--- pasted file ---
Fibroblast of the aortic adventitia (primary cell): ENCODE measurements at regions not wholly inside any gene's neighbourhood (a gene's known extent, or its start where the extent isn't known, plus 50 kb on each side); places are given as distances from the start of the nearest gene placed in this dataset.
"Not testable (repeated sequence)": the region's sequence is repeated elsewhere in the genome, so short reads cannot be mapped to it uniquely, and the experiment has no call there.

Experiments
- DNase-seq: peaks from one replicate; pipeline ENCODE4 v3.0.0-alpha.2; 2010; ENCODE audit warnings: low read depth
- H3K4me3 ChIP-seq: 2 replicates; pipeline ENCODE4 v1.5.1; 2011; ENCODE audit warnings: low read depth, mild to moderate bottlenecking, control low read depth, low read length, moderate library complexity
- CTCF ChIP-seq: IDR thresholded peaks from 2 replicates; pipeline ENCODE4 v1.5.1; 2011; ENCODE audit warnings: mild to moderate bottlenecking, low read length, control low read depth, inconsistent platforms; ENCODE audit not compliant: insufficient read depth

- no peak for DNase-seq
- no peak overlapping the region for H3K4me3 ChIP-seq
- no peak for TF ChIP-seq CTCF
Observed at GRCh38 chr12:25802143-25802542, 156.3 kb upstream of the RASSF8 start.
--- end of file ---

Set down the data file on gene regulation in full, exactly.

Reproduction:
Fibroblast of the aortic adventitia (primary cell): ENCODE measurements at regions not wholly inside any gene's neighbourhood (a gene's known extent, or its start where the extent isn't known, plus 50 kb on each side); places are given as distances from the start of the nearest gene placed in this dataset.
"Not testable (repeated sequence)": the region's sequence is repeated elsewhere in the genome, so short reads cannot be mapped to it uniquely, and the experiment has no call there.

Experiments
- DNase-seq: peaks from one replicate; pipeline ENCODE4 v3.0.0-alpha.2; 2010; ENCODE audit warnings: low read depth
- H3K4me3 ChIP-seq: 2 replicates; pipeline ENCODE4 v1.5.1; 2011; ENCODE audit warnings: low read depth, mild to moderate bottlenecking, control low read depth, low read length, moderate library complexity
- CTCF ChIP-seq: IDR thresholded peaks from 2 replicates; pipeline ENCODE4 v1.5.1; 2011; ENCODE audit warnings: mild to moderate bottlenecking, low read length, control low read depth, inconsistent platforms; ENCODE audit not compliant: insufficient read depth

- no peak for DNase-seq
- no peak overlapping the region for H3K4me3 ChIP-seq
- no peak for TF ChIP-seq CTCF
Observed at GRCh38 chr12:25802143-25802542, 156.3 kb upstream of the RASSF8 start.